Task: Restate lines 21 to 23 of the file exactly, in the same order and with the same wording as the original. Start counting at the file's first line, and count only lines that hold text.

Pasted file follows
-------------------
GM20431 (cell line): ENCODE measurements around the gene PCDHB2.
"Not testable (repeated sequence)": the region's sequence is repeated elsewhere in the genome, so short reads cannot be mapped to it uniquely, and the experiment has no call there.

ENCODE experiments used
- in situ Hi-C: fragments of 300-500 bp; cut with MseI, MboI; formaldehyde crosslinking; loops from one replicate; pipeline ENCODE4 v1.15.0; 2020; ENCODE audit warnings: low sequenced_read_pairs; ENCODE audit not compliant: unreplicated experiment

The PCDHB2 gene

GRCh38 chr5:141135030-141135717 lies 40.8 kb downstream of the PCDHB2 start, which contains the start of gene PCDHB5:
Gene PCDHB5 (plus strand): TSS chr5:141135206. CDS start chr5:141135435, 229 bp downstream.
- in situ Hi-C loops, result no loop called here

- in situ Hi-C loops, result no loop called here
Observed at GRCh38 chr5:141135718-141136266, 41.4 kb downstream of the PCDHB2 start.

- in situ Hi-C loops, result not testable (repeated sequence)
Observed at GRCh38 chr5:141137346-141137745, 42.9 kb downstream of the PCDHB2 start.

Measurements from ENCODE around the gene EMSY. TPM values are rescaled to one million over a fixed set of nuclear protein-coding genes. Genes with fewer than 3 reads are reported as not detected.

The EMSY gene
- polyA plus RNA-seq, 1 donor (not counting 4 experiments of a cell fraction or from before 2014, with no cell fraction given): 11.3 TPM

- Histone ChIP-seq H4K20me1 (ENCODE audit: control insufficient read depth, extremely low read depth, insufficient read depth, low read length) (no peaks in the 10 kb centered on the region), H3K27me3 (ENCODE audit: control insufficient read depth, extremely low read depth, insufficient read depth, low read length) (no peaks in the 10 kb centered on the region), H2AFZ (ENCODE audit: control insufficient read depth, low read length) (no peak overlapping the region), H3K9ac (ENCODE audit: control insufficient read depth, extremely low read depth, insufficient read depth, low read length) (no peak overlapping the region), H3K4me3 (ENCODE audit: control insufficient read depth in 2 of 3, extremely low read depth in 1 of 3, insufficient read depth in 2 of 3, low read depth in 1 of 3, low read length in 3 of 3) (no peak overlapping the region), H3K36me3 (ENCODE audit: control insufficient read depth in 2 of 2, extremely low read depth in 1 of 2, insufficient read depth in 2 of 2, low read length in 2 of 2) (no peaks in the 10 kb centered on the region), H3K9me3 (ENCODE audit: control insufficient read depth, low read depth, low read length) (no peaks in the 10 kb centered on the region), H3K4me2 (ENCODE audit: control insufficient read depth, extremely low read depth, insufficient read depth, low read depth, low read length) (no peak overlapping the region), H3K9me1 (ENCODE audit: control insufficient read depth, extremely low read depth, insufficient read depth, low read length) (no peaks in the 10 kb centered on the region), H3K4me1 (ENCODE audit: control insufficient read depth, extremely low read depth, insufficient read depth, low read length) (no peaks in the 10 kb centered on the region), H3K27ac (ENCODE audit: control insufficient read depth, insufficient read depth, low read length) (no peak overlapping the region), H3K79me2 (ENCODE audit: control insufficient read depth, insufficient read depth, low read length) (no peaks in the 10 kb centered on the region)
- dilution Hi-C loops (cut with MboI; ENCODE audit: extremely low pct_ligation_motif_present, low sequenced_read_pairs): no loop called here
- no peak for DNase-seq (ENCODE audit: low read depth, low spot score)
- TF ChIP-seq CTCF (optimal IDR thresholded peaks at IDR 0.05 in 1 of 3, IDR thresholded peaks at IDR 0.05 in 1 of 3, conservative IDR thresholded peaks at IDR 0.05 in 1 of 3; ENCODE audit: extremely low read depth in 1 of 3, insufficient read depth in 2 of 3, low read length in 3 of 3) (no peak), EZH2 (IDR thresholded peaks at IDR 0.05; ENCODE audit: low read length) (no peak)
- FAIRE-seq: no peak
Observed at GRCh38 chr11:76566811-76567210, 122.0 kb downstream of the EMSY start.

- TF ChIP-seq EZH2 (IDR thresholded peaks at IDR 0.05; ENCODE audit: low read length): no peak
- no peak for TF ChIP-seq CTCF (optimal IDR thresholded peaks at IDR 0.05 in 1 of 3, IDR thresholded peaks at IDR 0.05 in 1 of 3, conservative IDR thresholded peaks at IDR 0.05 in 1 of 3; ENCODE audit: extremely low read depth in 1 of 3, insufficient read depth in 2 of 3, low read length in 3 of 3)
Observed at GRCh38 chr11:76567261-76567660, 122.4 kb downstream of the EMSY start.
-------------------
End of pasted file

Observed at GRCh38 chr11:76566811-76567210, 122.0 kb downstream of the EMSY start.

- TF ChIP-seq EZH2 (IDR thresholded peaks at IDR 0.05; ENCODE audit: low read length): no peak
- no peak for TF ChIP-seq CTCF (optimal IDR thresholded peaks at IDR 0.05 in 1 of 3, IDR thresholded peaks at IDR 0.05 in 1 of 3, conservative IDR thresholded peaks at IDR 0.05 in 1 of 3; ENCODE audit: extremely low read depth in 1 of 3, insufficient read depth in 2 of 3, low read length in 3 of 3)